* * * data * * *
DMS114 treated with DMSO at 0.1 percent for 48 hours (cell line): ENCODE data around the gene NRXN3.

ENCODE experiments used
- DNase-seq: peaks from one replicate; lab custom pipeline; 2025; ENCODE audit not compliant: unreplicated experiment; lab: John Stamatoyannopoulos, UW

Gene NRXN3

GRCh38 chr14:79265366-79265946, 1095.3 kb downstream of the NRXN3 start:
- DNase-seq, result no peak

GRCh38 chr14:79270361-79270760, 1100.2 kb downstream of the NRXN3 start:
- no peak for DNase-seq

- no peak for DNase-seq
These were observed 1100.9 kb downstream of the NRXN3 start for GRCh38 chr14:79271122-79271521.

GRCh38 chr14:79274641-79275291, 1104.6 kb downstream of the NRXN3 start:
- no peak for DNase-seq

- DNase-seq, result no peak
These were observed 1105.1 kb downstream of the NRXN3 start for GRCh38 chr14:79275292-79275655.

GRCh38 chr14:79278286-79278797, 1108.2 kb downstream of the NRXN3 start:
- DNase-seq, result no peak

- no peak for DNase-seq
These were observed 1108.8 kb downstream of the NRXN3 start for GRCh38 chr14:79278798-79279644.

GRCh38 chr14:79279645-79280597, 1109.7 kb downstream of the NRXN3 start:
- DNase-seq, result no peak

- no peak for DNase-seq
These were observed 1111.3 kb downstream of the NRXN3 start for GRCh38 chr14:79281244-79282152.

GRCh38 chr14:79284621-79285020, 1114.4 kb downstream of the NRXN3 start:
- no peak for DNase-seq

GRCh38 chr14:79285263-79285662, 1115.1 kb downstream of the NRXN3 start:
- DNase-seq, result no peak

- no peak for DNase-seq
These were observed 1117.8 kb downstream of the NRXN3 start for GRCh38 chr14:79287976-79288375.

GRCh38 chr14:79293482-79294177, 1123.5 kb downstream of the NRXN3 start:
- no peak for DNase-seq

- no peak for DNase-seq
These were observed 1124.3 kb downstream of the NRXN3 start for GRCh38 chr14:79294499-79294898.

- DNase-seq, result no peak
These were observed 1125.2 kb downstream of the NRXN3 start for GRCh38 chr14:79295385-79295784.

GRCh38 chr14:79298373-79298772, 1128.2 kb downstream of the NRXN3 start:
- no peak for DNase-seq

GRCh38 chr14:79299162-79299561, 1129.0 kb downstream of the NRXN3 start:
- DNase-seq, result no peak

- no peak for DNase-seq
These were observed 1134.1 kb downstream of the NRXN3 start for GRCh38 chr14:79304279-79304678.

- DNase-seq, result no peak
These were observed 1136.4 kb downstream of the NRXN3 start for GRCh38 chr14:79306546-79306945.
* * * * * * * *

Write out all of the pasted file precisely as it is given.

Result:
DMS114 treated with DMSO at 0.1 percent for 48 hours (cell line): ENCODE data around the gene NRXN3.

ENCODE experiments used
- DNase-seq: peaks from one replicate; lab custom pipeline; 2025; ENCODE audit not compliant: unreplicated experiment; lab: John Stamatoyannopoulos, UW

Gene NRXN3

GRCh38 chr14:79265366-79265946, 1095.3 kb downstream of the NRXN3 start:
- DNase-seq, result no peak

GRCh38 chr14:79270361-79270760, 1100.2 kb downstream of the NRXN3 start:
- no peak for DNase-seq

- no peak for DNase-seq
These were observed 1100.9 kb downstream of the NRXN3 start for GRCh38 chr14:79271122-79271521.

GRCh38 chr14:79274641-79275291, 1104.6 kb downstream of the NRXN3 start:
- no peak for DNase-seq

- DNase-seq, result no peak
These were observed 1105.1 kb downstream of the NRXN3 start for GRCh38 chr14:79275292-79275655.

GRCh38 chr14:79278286-79278797, 1108.2 kb downstream of the NRXN3 start:
- DNase-seq, result no peak

- no peak for DNase-seq
These were observed 1108.8 kb downstream of the NRXN3 start for GRCh38 chr14:79278798-79279644.

GRCh38 chr14:79279645-79280597, 1109.7 kb downstream of the NRXN3 start:
- DNase-seq, result no peak

- no peak for DNase-seq
These were observed 1111.3 kb downstream of the NRXN3 start for GRCh38 chr14:79281244-79282152.

GRCh38 chr14:79284621-79285020, 1114.4 kb downstream of the NRXN3 start:
- no peak for DNase-seq

GRCh38 chr14:79285263-79285662, 1115.1 kb downstream of the NRXN3 start:
- DNase-seq, result no peak

- no peak for DNase-seq
These were observed 1117.8 kb downstream of the NRXN3 start for GRCh38 chr14:79287976-79288375.

GRCh38 chr14:79293482-79294177, 1123.5 kb downstream of the NRXN3 start:
- no peak for DNase-seq

- no peak for DNase-seq
These were observed 1124.3 kb downstream of the NRXN3 start for GRCh38 chr14:79294499-79294898.

- DNase-seq, result no peak
These were observed 1125.2 kb downstream of the NRXN3 start for GRCh38 chr14:79295385-79295784.

GRCh38 chr14:79298373-79298772, 1128.2 kb downstream of the NRXN3 start:
- no peak for DNase-seq

GRCh38 chr14:79299162-79299561, 1129.0 kb downstream of the NRXN3 start:
- DNase-seq, result no peak

- no peak for DNase-seq
These were observed 1134.1 kb downstream of the NRXN3 start for GRCh38 chr14:79304279-79304678.

- DNase-seq, result no peak
These were observed 1136.4 kb downstream of the NRXN3 start for GRCh38 chr14:79306546-79306945.